Get a rare glimpse of work by four West African photographers, in an exhibition looking at post-colonial culture and identity, at London’s David Hill Gallery.
Tête-à-Têtes is a group show bringing together the work of some of the most influential and important West African photographers, including Sanlé Sory (b.1943), Rachidi Bissiriou (b. 1950), Malick Sidibé (1935-2016) and Leonce Raphael Agbodjélou (v.1965).
Opening on Friday 18th September, the exhibition celebrates the emergence of a new identity in post-colonial West Africa, with photographs documenting people’s lives from the late 1950’s onwards.
To run alongside the physical exhibition, a short film has been produced by exhibition curators David Hill and Carrie Scott. The film will introduce the work of four important photographers. Giving an overview of the region in the throes of change after gaining independence, the curators discuss the work of the photographers within this context. If this sounds interesting, you can sign up for a personal exhibition tour with the curators.
West African photography evolved rapidly following Ghana’s independence in 1957. Photographic practice grew out of the optimism of the period, capturing the zeitgeist of cultural fusion. Photography was largely a bureaucratic tool until this point and held with some suspicion. Now, it could be used to proudly establish new identities and achievements. Portraits marked socioeconomic status and prestige within the community. Photographs in the exhibition capture people in their finery, desiring to be seen in a new light.
Photographer Sanlé Sory, started his career in Bobo-Dioulasso, now Burkina Faso, in 1960; the year the country gained independence. Sory caught the exuberance of West African youth immersed in new styles of music and dancing in the first decades of independence. Many of Sory’s photographs depict the enmeshment of tradition and modernity that was taking place at this time.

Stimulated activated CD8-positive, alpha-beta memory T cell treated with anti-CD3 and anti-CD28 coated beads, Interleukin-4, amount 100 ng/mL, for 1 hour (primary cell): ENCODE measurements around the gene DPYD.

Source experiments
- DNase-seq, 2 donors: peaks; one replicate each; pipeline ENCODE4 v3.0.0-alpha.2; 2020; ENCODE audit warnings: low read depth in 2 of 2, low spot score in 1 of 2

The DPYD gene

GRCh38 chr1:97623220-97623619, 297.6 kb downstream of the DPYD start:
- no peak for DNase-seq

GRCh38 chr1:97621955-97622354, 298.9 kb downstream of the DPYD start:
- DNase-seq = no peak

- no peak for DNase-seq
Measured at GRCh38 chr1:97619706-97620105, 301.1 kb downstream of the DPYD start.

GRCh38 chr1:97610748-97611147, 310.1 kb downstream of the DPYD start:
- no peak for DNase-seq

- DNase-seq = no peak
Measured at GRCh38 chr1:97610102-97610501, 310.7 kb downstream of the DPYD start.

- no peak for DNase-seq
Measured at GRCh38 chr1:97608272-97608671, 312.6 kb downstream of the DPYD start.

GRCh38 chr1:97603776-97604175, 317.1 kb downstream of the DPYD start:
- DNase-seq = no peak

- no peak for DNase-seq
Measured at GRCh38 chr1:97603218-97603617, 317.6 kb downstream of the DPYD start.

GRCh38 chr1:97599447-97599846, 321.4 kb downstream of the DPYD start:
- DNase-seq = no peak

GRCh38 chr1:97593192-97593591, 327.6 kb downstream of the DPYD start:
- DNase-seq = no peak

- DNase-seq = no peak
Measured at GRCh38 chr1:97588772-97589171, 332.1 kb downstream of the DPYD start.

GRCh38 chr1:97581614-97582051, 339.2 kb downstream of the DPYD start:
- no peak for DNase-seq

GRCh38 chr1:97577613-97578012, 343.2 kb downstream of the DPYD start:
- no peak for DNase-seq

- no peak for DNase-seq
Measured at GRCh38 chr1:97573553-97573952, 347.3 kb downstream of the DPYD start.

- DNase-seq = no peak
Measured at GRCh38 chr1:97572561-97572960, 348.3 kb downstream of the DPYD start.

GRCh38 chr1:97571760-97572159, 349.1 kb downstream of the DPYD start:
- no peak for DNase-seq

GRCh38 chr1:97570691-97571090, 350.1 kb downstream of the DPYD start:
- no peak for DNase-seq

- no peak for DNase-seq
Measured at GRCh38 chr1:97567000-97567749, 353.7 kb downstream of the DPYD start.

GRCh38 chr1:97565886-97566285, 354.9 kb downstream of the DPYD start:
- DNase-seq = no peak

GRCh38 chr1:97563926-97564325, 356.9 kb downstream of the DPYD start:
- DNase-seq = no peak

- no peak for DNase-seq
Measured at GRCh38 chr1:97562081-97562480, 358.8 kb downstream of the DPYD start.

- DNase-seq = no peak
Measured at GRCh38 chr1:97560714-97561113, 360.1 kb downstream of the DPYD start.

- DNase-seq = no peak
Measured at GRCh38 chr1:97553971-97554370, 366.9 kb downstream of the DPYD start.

Ketu photographer Rachidi Bissiriou’s work has never been seen outside of the village in central Benin, where he opened his ‘Studio Pleasure’. Working with a Yashica twin-lens medium format camera, he produced an extraordinary series of portraits of the local villagers. The lighting and composition are remarkably contemporary in feel, with the subjects depicted in their everyday clothing, some traditional and some informal; photographed as the artist has found them.
Malick Sidibé, an established Malian photographer, documented the people of the city of Bamako as Mali made the transition from colony to independence. Sidibé’s photographs show vibrant youth culture at dance clubs, parties and sporting events; people enjoying their freedom and intoxicated with the new Western styles in music and fashion.
Included in this exhibition are four of Sidibé’s unique Chemises. These are small prints of photographs from events and social functions, each glued to cardboard sleeves. Chemises were used as a reference system for people to order prints from him, but as many of the original negatives have not survived, it leaves these artefacts as a rare glimpse of a night in Bamako at the time. They provide unique insight into the culture and society of the period.
Check out more exhibitions and installations taking place this autumn.
When: 18th September – 27th November 2020
Where: David Hill Gallery, 345 Ladbroke Grove, London W10 6HA
£: Free. Viewing is by appointment only
More info: www.davidhillgallery.net